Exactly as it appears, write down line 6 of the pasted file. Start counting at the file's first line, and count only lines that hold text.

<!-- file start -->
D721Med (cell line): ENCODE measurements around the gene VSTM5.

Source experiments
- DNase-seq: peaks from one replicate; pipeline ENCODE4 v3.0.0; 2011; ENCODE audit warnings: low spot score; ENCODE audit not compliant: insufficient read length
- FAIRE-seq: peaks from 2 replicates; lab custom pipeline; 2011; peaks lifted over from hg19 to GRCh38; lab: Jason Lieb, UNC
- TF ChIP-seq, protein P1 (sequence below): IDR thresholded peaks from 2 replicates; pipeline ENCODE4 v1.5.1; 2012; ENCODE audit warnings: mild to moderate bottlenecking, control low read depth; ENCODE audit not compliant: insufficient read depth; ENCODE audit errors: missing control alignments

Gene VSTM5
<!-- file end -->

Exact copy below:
Gene VSTM5